Turns out cancer may be something to sneeze at.
Allergy sufferers are much less likely to get cancer than people
who aren’t tormented by runny noses, itchy eyes and coughs, according
to a series of surprising new scientific studies.
Texas Tech researchers revealed this month that asthmatics were
30 percent less likely to get ovarian cancer than non-asthmatics.
And kids with airborne allergies were 40 percent less likely to
get leukemia, according to research published in January by University
of Minnesota doctors.
Cornell University experts found reduced rates among lung, skin,
throat and intestinal cancers.
"More work is still needed, but the numbers show allergy is
a statistically significant protective factor," said Dr. Zuber
Mulla, a Texas Tech epidemiologist who led the ovarian-cancer study.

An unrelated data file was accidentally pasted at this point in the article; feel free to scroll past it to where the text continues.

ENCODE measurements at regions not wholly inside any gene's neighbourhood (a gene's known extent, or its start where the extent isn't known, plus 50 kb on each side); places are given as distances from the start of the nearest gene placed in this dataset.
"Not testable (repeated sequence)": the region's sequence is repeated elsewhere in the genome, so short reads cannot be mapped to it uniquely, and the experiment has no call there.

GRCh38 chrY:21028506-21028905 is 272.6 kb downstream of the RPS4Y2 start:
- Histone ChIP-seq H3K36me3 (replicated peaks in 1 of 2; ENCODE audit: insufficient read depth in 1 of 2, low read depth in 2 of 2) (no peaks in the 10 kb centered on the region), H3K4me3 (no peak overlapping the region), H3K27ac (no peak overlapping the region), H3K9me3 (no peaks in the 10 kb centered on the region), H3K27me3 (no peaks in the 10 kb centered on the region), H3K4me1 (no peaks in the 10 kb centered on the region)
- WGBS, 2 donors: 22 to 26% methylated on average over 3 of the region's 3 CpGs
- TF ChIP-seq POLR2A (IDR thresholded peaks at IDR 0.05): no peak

"Allergies are a general activation of our immune systems,"
added Dr. Ronald Crystal, chief of pulmonary and critical-care medicine
at New York-Presbyterian/Weill Cornell Medical Center.
"It’s hard to prove, and I’ve heard some skepticism, but it’s
a concept in this field and the studies add to that."
Evidence on the link has been pouring out in the last few years.
A team at Brigham Young University saw a lower risk of non-Hodgkin’s
lymphoma and stomach cancer, while Harvard epidemiologists "observed
a strong inverse relationship" between brain cancer and asthma,
eczema, hay fever or allergy.
Doctors in Toronto concluded, "Having allergies or hay fever
was associated with a reduced pancreas-cancer risk" – by as
much as 58 percent.